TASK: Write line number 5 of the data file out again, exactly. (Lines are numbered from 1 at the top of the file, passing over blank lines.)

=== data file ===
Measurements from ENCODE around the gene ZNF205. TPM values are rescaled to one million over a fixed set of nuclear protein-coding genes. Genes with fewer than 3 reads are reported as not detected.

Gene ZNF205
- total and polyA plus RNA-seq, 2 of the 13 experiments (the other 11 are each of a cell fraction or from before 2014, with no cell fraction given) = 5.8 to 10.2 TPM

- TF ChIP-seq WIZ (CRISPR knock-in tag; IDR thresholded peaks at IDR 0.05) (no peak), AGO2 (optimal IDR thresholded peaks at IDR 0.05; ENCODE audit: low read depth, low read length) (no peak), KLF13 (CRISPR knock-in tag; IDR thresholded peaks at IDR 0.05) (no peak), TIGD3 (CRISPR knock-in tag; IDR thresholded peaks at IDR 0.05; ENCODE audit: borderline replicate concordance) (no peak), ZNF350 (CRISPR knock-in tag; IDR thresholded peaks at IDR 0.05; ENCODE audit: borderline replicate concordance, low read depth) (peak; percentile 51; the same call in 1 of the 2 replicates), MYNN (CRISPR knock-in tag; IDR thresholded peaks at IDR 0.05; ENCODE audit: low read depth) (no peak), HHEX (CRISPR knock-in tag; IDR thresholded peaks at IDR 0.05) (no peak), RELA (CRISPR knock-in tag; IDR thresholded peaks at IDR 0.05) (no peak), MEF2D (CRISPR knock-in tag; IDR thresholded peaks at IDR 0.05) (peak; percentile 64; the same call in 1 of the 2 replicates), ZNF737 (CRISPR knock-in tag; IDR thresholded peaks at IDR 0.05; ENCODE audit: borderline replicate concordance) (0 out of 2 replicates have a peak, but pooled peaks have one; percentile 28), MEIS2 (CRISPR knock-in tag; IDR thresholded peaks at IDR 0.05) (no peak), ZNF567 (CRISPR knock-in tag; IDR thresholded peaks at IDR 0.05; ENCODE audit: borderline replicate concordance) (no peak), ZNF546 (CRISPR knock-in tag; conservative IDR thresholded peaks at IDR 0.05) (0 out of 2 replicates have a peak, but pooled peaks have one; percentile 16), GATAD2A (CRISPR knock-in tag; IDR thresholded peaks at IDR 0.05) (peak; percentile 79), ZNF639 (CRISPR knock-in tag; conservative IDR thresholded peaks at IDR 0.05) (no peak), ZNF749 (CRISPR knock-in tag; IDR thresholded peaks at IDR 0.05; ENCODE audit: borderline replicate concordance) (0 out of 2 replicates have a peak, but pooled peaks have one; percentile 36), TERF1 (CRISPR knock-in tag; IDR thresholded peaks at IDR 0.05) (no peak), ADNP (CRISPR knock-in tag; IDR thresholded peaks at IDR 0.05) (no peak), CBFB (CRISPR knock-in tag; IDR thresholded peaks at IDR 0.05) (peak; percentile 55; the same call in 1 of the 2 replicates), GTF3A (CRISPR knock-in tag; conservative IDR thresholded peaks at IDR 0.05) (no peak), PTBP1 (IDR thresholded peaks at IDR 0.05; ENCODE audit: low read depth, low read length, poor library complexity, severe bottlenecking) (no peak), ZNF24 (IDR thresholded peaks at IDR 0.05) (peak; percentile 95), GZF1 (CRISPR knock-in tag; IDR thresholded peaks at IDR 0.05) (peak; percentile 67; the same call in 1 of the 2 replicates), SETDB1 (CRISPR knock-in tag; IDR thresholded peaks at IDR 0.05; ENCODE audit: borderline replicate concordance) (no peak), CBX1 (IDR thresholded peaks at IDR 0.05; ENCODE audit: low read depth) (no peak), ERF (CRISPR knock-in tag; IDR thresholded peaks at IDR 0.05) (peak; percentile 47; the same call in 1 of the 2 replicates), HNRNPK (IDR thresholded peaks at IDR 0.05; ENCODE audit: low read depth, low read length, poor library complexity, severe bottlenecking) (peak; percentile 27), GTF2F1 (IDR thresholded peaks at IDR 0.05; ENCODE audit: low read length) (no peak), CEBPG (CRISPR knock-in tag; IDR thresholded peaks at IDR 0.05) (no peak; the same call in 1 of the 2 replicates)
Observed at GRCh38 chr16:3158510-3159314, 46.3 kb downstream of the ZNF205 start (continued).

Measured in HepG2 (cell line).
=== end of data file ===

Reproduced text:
Observed at GRCh38 chr16:3158510-3159314, 46.3 kb downstream of the ZNF205 start (continued).